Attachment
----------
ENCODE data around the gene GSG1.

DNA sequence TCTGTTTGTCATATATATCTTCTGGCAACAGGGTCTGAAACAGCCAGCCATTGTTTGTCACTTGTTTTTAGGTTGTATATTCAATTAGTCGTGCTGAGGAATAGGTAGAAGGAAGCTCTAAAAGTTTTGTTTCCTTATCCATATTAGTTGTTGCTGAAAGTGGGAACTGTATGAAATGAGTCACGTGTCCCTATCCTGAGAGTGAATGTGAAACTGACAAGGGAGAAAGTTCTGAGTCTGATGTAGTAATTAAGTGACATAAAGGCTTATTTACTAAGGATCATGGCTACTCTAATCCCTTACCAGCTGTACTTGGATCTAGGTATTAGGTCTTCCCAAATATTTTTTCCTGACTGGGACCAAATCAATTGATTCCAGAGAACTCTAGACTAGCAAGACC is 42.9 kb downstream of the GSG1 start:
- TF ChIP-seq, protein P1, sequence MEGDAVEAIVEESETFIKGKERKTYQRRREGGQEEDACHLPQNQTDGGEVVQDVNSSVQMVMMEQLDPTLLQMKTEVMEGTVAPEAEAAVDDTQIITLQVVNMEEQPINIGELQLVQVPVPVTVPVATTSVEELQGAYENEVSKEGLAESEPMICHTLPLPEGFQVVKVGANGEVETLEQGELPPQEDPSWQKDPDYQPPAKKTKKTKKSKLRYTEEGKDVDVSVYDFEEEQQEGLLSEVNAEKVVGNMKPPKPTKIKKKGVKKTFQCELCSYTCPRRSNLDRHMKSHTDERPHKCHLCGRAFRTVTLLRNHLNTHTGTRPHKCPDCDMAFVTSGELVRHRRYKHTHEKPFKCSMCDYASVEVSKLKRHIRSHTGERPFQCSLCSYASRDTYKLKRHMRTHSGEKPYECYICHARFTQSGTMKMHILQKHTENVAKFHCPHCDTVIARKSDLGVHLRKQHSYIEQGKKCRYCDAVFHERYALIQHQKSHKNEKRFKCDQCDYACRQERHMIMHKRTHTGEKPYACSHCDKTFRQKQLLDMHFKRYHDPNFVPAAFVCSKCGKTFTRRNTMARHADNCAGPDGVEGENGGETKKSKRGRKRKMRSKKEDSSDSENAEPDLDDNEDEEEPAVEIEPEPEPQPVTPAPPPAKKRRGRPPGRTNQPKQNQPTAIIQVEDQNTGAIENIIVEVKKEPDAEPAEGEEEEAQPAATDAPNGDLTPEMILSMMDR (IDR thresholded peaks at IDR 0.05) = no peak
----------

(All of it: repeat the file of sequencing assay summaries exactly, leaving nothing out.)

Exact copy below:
ENCODE data around the gene GSG1.

DNA sequence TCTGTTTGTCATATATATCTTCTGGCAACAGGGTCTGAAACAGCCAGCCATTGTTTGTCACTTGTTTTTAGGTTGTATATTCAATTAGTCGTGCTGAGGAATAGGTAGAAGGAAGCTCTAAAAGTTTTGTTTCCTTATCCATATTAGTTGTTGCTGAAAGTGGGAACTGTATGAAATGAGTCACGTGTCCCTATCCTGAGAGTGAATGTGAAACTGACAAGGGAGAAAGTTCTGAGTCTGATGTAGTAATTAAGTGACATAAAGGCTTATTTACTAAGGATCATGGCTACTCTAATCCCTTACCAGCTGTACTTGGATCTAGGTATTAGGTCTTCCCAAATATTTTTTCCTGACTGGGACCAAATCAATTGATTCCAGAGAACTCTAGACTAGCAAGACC is 42.9 kb downstream of the GSG1 start:
- TF ChIP-seq, protein P1, sequence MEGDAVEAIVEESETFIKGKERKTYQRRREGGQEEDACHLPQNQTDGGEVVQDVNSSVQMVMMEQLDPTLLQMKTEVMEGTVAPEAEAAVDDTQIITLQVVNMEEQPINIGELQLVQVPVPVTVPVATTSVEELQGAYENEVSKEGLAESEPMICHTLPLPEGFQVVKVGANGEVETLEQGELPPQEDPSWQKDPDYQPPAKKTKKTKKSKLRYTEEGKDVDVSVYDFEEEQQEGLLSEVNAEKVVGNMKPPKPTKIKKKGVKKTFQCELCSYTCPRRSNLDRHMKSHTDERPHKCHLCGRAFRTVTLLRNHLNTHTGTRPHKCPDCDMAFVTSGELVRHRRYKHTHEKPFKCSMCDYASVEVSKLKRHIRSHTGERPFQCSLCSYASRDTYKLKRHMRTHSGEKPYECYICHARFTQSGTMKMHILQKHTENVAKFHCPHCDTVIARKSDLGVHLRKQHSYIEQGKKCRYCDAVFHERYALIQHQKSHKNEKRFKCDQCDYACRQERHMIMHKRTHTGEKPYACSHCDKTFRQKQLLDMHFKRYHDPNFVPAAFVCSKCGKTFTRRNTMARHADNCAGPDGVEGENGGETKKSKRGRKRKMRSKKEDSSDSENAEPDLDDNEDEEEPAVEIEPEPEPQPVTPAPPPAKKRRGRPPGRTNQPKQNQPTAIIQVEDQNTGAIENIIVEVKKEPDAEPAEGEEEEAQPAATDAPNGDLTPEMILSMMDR (IDR thresholded peaks at IDR 0.05) = no peak